Confused about whether to use the word “free” in a subject line? Maybe you should study up on behavioral economics.
That’s the science being used by retailers to predict customer behavior, according to Meg Goodman, managing director of Jacobs & Clevenger, a Chicago-based relationship marketing agency.
It begins with the mistaken idea that consumers base most of their purchasing decisions on rational thought. Not so, Goodman writes in Retail Touchpoints. On the contrary, Gallup research shows that economic decision-making is 70% emotional and 30% rational.
What does this mean in practical terms? Goodman lists these techniques:
The Zero Price Effect — Marketers assume that consumers are turned of by the word “free.” But Dan Ariely, a professor at Duke University, conducted an experiment in which he sold Lindt Truffles for 26 cents and Hershey kisses for one cent apiece, then reduced the price of each by one cent. He had a Hershey Kisses sellout on his hands.
“The most popular use of this theory is in the retail phrasing ‘buy one, get one free,’ Goodman observes. “Really, it should be listed as “50% off when you buy two,” but that doesn’t capture consumers’ imagination quite like the word “FREE.”
(This won’t necessarily work in email. Persado found that the word “complimentary” instead of “free” increases email engagement by up to 21%. And experts warn that the word “free” can land you in a spam box).
The Postponement Of Pain — If “free” doesn’t work for your brand, you might want to try “free for now.” In effect, this is a deferred pay option, like the kind offered by credit card companies.
The Aversion To Loss — Consumers don’t want to miss out on opportunities. And they fear loss. Listerine was on to this almost a century ago when it warned young women that bad breath could drive their boyfriends away, Goodman writes. So brands should highlight loss instead of gain, she adds. How? With simple tactics like “listing how much of a certain product is left in stock, having short sale windows or highlighting the risk of overpayment with competitors,” she continues.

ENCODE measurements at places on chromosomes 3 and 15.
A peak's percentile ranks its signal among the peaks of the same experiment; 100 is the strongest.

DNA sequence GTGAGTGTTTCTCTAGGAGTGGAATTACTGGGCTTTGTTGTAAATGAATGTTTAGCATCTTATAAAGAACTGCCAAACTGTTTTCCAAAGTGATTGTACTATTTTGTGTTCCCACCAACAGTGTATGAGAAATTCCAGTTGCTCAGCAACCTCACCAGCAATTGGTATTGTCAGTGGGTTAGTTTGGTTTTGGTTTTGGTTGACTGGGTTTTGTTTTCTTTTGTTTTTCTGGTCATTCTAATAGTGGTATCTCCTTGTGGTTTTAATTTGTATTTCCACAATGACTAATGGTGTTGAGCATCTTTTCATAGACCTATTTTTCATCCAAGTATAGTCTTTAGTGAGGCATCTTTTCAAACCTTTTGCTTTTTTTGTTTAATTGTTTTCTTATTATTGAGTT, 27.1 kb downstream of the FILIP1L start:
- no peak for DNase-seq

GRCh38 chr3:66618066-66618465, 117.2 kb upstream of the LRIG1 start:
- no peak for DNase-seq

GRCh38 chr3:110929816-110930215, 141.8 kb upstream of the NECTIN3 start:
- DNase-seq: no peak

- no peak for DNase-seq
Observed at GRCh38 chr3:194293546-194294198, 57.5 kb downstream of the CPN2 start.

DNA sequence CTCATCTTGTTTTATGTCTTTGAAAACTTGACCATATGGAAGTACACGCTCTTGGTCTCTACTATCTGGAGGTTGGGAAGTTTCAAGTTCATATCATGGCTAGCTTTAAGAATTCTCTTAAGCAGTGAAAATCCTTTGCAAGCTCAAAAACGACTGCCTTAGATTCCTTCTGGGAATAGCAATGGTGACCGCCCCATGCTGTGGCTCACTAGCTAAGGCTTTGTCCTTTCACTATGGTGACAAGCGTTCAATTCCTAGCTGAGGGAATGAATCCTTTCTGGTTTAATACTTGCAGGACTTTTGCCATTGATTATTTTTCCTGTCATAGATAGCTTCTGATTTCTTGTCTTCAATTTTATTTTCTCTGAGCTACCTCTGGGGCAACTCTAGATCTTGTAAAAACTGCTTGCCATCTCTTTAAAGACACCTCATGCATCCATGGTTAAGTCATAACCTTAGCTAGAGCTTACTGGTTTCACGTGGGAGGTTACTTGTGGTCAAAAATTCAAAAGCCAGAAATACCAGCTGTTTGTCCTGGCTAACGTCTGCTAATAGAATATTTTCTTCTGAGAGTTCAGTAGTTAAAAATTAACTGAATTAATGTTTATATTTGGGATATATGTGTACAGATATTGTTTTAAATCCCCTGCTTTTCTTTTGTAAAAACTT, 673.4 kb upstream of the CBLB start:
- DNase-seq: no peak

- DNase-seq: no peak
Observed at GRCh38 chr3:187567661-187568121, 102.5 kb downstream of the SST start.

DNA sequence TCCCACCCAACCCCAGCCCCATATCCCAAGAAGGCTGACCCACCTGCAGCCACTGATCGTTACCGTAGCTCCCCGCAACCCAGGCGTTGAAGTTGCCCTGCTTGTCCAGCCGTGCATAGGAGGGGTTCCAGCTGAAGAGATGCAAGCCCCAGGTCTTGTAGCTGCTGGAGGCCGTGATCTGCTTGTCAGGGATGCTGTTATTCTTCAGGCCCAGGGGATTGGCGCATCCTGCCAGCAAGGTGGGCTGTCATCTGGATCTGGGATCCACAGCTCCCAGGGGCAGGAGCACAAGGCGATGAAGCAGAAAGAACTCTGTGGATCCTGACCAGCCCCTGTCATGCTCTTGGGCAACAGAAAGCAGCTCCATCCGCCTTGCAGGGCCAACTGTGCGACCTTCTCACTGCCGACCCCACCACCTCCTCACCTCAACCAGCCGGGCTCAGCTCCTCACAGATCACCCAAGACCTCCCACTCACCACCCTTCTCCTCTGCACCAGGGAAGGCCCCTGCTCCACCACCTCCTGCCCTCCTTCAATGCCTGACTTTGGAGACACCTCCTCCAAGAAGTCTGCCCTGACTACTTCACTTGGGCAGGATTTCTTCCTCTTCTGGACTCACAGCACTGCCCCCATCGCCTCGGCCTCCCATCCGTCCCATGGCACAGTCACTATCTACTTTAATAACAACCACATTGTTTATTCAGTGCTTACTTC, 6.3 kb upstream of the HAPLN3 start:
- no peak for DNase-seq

The Isolation Effect — This entails making comparisons by price and other attributes. For example, Williams-Sonoma advertised a $275 bread maker next to a $429 version. Sales of the less expensive one doubled. And Anheuser-Busch InBev famous compared Bud Light to Miller Lite. The difference? Bud Light has no corn syrup. Another success.
‘These are not new ideas. Goodman notes that “marketers have been applying some of these behavioral economics theories for years.”
But she adds that “retailers can institute a more holistic and systematic approach to these marketing strategies to unlock a much greater value.”
(That also goes for brands that engage their customers with email. There’s a simple way to find out — conduct an A/B test to determine the most effective economic propositions and wording).
Thanks to Meg Goodman for explaining this tricky science.
This article originally appeared in EmailInsider.